Hey, we all know the holidays rule the sales cycle. If you know your core customers’ merchandising set for the quarter and you know your supply numbers and are priced just right, what more do we need to talk about?
But it’s exactly that “in the moment” thinking that leaves us more vulnerable; it doesn’t take long for what’s happening on the horizon to show up on our doorstep. You might already be feeling the ripple effects, but a perfect storm of market conditions is erupting in the meat industry. The growing surplus of beef and pork is starting to compress margins, with pork especially facing a glut of massive proportions this fall. To add fuel to the fire, retaliatory international tariffs are closing off our vital pork export markets in Mexico and China. We are already getting a glimpse of the potentially crippling effects of record pork production that has no place to go: the August 27 issue of Cattle Buyers Weekly reports that in the eight weeks since June 22, national base carcass prices dropped from an average of $81.68 per cwt (a high for the year) to $55.78 per cwt and were $23.90 per cwt below last year’s.
While this is going to be a bumpy ride for the meat industry, especially the pork side, it’s not surprising. Our business has always been at the mercy of the next drought, global policy change or economic downturn – pick one. But knowing that we are sure to face conditions out of our control only makes the case stronger for thinking strategically and planning ahead.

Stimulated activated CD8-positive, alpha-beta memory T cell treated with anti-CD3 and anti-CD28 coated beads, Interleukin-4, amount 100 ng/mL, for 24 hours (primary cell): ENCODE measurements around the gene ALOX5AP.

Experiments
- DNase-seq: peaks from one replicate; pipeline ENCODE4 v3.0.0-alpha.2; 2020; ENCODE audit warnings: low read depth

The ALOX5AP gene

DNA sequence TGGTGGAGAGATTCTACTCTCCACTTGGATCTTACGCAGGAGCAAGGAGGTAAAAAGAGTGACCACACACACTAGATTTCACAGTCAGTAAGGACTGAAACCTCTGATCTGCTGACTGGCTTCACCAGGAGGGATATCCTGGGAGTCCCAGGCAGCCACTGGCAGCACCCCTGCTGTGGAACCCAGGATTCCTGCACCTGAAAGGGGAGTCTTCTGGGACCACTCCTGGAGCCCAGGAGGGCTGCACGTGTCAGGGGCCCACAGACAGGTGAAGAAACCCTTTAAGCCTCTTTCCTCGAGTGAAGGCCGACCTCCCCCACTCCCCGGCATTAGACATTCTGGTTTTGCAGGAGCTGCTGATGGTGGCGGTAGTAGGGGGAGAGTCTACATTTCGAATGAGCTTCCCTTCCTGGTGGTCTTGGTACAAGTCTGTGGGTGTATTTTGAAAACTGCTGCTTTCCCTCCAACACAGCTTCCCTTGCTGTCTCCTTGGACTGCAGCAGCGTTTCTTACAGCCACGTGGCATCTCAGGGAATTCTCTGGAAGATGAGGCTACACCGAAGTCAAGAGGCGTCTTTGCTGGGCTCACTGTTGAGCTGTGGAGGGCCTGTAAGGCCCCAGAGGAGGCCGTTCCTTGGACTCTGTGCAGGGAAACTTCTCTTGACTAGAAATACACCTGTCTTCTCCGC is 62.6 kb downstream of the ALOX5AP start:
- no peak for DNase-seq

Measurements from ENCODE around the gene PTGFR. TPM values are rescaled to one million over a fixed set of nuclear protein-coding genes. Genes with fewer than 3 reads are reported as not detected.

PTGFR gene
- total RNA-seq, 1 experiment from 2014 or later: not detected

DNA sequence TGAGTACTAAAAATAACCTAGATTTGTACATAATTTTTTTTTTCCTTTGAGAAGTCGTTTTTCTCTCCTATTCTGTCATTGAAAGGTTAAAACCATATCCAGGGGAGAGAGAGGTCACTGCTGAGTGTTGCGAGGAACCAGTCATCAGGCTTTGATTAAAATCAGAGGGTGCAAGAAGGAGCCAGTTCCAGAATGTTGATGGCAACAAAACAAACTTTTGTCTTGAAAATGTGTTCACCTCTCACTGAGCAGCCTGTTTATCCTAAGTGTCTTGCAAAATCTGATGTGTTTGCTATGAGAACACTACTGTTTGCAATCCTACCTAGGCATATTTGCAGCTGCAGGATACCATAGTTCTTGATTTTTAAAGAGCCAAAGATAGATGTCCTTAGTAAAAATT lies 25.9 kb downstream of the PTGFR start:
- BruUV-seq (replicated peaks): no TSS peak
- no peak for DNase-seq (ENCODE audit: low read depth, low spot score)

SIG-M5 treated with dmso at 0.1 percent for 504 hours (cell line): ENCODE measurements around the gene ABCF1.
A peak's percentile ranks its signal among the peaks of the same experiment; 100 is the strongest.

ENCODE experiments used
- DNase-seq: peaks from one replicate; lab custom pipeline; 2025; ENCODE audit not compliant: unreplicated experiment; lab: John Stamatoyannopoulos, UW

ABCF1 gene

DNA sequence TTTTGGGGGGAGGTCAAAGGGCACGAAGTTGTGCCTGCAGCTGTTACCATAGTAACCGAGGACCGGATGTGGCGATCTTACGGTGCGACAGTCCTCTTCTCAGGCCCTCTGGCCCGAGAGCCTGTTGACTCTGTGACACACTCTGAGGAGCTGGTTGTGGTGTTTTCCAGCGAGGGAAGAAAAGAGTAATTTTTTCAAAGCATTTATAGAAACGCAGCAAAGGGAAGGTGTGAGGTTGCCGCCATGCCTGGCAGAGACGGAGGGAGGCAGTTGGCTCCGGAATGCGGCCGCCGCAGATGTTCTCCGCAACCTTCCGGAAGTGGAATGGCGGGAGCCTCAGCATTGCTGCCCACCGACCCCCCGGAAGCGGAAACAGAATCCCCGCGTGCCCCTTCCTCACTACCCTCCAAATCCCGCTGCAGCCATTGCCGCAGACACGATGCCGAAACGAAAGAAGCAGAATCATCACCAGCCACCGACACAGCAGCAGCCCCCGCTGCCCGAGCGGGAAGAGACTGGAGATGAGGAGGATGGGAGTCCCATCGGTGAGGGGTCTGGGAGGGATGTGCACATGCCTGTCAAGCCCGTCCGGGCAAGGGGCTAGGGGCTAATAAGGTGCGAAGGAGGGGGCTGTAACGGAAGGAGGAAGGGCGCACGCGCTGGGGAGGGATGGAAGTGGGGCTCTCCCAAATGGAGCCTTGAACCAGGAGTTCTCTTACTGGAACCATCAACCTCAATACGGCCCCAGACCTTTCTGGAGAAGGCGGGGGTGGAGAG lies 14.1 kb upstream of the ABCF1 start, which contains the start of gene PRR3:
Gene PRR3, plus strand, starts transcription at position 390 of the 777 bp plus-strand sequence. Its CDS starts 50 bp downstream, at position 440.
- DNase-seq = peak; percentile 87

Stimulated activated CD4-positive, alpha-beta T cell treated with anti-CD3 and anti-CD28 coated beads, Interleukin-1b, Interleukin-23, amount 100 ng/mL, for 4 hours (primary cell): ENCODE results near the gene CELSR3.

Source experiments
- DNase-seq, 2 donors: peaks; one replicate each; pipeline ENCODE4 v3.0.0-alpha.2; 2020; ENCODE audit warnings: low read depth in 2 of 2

Successful meat marketing takes a “big picture” approach that considers multiple aspects of your business. It’s worth taking the time you’re convinced you can’t spare to develop a strategic roadmap that outlines long-term goals and contingency plans; otherwise, you’re much more susceptible to getting burned by the whims of an ever-changing market.
Think about the parts of your business that need attention beyond your next meat shipment: facility upgrades, product line expansion or diversification, succession planning, partnering opportunities? Whether you are planning to close a plant, rebrand a product or enter a new market, you must be intentional about next steps and consider how each move affects the whole, all while keeping an eye on risk factors.
You know how to move meat in a perfect world; you’ve been doing it for a long time. But to maintain momentum when unforeseen market conditions strike, a strong strategic plan with well-thought-out contingencies will position you to seize opportunities and excel when others are scrambling.
What can you be doing now to stay one step ahead of the next storm?